UC Merced continues to be recognized nationally, with some programs leaping forward, according to U.S. News & World Report’s 2023-2024 edition of Best Graduate Schools released on April 25.
Designed for prospective students looking to further their education beyond college, the Best Graduate Schools rankings evaluate programs in a variety of disciplines, including business, education, engineering, law, medicine and nursing annually, while other disciplines and specialties in the sciences, social sciences, humanities and other areas are ranked periodically.
“Overall, 10 of UC Merced’s graduate programs were ranked by U.S. News & World Report this year, and four of those placed in the nation’s top 100,” Vice Provost and Dean of Graduate Education Hrant Hratchian said. “The fact that UC Merced was able to achieve this in less than 20 years is a testament to our outstanding faculty, staff and graduate students who have built our graduate programs from the ground up.”
U.S. News surveyed graduate programs at more than 2,000 schools that grant doctoral degrees. The rankings are based on expert opinions about program excellence and statistical indicators that measure the quality of a school's faculty, research and students.
Two graduate programs in the School of Natural Sciences rose significantly in this year’s rankings. The largest jump is the Physics Graduate Group at 113, climbing 25 spots from 138 last year. Mathematics (Applied Mathematics Graduate Group) ranked No. 125, up seven spots from 132 last year.
“These gains in rankings are a well-deserved testament to the impact of the innovative research accomplishments of our faculty and their graduate students,” School of Natural Sciences Dean Betsy Dumont said. “We are excited to continue supporting the success of these and other programs in the School of Natural Sciences.”
Some recent School of Natural Sciences faculty highlights include:
· Professor Rebecca Ryals has made campus history by being named UC Merced’s inaugural Presidential Chair in Climate Change.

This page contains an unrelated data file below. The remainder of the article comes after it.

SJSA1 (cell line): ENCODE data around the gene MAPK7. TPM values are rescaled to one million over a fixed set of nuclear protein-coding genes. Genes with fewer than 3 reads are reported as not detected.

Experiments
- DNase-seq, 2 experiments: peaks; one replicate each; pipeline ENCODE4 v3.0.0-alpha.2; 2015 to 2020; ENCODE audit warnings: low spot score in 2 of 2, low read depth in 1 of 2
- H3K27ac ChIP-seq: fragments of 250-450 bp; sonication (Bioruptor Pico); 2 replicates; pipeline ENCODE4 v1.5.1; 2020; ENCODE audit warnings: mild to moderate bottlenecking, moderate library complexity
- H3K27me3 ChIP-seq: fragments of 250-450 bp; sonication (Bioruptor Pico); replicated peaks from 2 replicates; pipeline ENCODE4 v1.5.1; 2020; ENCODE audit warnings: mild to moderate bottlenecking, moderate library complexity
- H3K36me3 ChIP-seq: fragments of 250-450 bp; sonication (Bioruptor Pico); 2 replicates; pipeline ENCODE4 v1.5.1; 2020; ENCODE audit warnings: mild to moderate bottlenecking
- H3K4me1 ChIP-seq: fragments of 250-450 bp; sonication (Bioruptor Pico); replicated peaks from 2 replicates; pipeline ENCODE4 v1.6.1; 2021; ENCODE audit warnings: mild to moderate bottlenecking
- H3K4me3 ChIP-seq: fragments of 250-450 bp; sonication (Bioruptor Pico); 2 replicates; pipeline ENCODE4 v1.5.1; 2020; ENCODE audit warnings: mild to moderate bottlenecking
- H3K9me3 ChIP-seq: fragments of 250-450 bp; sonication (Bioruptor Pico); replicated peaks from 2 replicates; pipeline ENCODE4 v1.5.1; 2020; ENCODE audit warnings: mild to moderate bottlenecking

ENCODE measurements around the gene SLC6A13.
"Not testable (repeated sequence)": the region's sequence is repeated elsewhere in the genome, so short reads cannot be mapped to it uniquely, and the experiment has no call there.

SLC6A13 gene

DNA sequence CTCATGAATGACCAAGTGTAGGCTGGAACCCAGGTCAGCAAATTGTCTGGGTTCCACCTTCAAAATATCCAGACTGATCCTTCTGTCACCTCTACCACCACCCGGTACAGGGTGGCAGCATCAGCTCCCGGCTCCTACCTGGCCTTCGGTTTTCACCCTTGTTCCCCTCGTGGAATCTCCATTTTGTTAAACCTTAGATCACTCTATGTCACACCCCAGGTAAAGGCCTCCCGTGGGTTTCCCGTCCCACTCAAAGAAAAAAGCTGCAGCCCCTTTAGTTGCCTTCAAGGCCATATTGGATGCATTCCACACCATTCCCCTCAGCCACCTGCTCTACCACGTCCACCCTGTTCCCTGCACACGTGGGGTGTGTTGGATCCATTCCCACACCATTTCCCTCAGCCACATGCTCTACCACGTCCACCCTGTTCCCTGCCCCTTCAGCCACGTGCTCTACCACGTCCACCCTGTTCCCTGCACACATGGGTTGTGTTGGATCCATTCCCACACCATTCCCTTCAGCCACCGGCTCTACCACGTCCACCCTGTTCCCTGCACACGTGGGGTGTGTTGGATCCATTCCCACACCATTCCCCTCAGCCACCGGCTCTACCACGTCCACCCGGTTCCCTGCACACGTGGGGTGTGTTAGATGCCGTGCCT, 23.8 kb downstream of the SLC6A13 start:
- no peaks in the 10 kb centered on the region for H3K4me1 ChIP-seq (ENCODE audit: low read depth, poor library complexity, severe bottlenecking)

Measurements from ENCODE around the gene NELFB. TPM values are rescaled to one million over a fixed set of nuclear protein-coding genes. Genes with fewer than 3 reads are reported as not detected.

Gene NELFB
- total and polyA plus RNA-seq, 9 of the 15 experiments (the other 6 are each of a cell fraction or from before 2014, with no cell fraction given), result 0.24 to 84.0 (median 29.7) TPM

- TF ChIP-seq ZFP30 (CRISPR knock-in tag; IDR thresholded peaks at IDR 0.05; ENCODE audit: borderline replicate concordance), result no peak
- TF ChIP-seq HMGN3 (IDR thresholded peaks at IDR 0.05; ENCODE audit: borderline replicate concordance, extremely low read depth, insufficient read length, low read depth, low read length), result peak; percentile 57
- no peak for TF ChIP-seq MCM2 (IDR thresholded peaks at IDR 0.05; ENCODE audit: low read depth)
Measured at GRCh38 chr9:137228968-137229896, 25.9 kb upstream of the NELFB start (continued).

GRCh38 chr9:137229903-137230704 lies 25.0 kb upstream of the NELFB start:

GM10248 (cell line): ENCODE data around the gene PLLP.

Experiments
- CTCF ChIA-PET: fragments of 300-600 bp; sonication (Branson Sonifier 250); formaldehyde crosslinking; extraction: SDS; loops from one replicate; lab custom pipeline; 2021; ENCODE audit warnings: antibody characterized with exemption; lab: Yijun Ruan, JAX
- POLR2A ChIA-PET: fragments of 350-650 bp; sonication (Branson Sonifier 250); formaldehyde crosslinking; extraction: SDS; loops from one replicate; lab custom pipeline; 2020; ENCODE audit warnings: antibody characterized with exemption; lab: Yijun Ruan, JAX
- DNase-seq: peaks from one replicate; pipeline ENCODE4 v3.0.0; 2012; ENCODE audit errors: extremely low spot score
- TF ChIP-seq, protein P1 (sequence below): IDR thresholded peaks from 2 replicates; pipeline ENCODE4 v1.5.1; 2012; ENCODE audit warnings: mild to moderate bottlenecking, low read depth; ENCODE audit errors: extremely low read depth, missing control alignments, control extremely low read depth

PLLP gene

· The National Science Foundation has given Professor Stephanie Woo the CAREER award to help her delve into congenital birth defects by looking at the embryonic cells of zebrafish.
· Department of Chemistry and Biochemistry Professor Michael Findlater is part of a group that has formed a new DOE Energy Frontier Research Center (EFRC), the first researcher from UC Merced to be part of an EFRC.
· Molecular and Cellular Biology Professor Michele Nishiguchi has been inducted as a Fellow of the California Academy of Sciences and was recently named president-elect for the Society for Integrative and Comparative Biology.
· Through the Department of Energy’s Office of Environmental Management’s Minority Serving Institution Partnership Program, Professor Peggy O’Day and her students are working with Oak Ridge National Laboratory to test mercury remediation technology consisting of activated carbon coated with manganese oxide.
UC Merced’s School of Engineering ranked No. 127 in the nation marking its eighth straight year in the rankings.
Mechanical engineering ranked 111, rising 11 spots from 122; environmental engineering (Environmental Systems Graduate Group) ranked 77, up seven from 84; electrical engineering (part of the Electrical Engineering and Computer Science Graduate Group) ranked 122, up six from 128; biomedical engineering (Bioengineering Graduate Group) ranked 112, up six spots from 118; and computer engineering (also part of the Electrical Engineering and Computer Science Graduate Group) ranked 91, up three spots from 94. Materials engineering (part of the Materials and Biomaterials Engineering Graduate Group) ranked 91.
“Our engineering programs continues to rise in rankings,” Dean of the School of Engineering Rakesh Goel said. “U.S. News ranks graduate programs solely on peer assessment surveys sent to deans and department heads in each engineering field, reflecting the growing prominence of UC Merced’s faculty and alumni in the minds of engineers and academics nationwide.”
Recent School of Engineering highlights include:
· Materials Science and Engineering Professor Beth Nowadnick earned a National Science Foundation (NSF) award to study materials that may provide new ways to store or process information.
· Nowadnick was also awarded a Multicampus Research Programs and Initiatives grant totaling $299,629 from the University of California Office of the President.
· Erin Hestir, a professor in environmental engineering and associate director of the Center for Information Technology Research in the Interest of Society (CITRIS), attended the UN Water Conference in March 2023 representing the Intergovernmental Group on Earth Observations Freshwater Biodiversity Observation Network.
· Mechanical engineering Professor Reza Ehsani leads a team awarded a $999,983 grant from the United States Department of Agriculture (USDA-HSI program) to fund "Integrated Education Programs to Train Students for a Future in the Agricultural and Food Industry."